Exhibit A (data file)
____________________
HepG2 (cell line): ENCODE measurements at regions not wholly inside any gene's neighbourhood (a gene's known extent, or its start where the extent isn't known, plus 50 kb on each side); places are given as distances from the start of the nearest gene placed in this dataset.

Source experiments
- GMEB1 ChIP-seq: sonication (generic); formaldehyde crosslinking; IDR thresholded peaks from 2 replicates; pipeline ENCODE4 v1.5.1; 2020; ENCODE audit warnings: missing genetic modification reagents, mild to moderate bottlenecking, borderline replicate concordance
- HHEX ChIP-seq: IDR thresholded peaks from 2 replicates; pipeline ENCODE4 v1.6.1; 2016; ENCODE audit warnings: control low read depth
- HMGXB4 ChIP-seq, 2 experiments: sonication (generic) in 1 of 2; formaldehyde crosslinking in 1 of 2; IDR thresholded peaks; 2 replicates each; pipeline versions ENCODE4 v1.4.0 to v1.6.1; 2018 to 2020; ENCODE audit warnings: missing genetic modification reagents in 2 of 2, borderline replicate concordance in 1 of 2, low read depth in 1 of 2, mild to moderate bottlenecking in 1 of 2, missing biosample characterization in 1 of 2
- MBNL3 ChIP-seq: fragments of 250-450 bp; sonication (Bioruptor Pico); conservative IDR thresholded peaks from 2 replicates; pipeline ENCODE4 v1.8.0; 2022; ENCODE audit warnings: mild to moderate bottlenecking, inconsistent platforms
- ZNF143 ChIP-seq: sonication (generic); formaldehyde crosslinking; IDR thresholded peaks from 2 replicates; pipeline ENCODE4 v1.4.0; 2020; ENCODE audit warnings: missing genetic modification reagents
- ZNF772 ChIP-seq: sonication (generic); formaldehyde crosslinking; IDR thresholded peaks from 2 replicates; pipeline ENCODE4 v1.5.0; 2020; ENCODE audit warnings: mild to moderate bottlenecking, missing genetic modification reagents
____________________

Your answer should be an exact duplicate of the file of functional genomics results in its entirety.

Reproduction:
HepG2 (cell line): ENCODE measurements at regions not wholly inside any gene's neighbourhood (a gene's known extent, or its start where the extent isn't known, plus 50 kb on each side); places are given as distances from the start of the nearest gene placed in this dataset.

Source experiments
- GMEB1 ChIP-seq: sonication (generic); formaldehyde crosslinking; IDR thresholded peaks from 2 replicates; pipeline ENCODE4 v1.5.1; 2020; ENCODE audit warnings: missing genetic modification reagents, mild to moderate bottlenecking, borderline replicate concordance
- HHEX ChIP-seq: IDR thresholded peaks from 2 replicates; pipeline ENCODE4 v1.6.1; 2016; ENCODE audit warnings: control low read depth
- HMGXB4 ChIP-seq, 2 experiments: sonication (generic) in 1 of 2; formaldehyde crosslinking in 1 of 2; IDR thresholded peaks; 2 replicates each; pipeline versions ENCODE4 v1.4.0 to v1.6.1; 2018 to 2020; ENCODE audit warnings: missing genetic modification reagents in 2 of 2, borderline replicate concordance in 1 of 2, low read depth in 1 of 2, mild to moderate bottlenecking in 1 of 2, missing biosample characterization in 1 of 2
- MBNL3 ChIP-seq: fragments of 250-450 bp; sonication (Bioruptor Pico); conservative IDR thresholded peaks from 2 replicates; pipeline ENCODE4 v1.8.0; 2022; ENCODE audit warnings: mild to moderate bottlenecking, inconsistent platforms
- ZNF143 ChIP-seq: sonication (generic); formaldehyde crosslinking; IDR thresholded peaks from 2 replicates; pipeline ENCODE4 v1.4.0; 2020; ENCODE audit warnings: missing genetic modification reagents
- ZNF772 ChIP-seq: sonication (generic); formaldehyde crosslinking; IDR thresholded peaks from 2 replicates; pipeline ENCODE4 v1.5.0; 2020; ENCODE audit warnings: mild to moderate bottlenecking, missing genetic modification reagents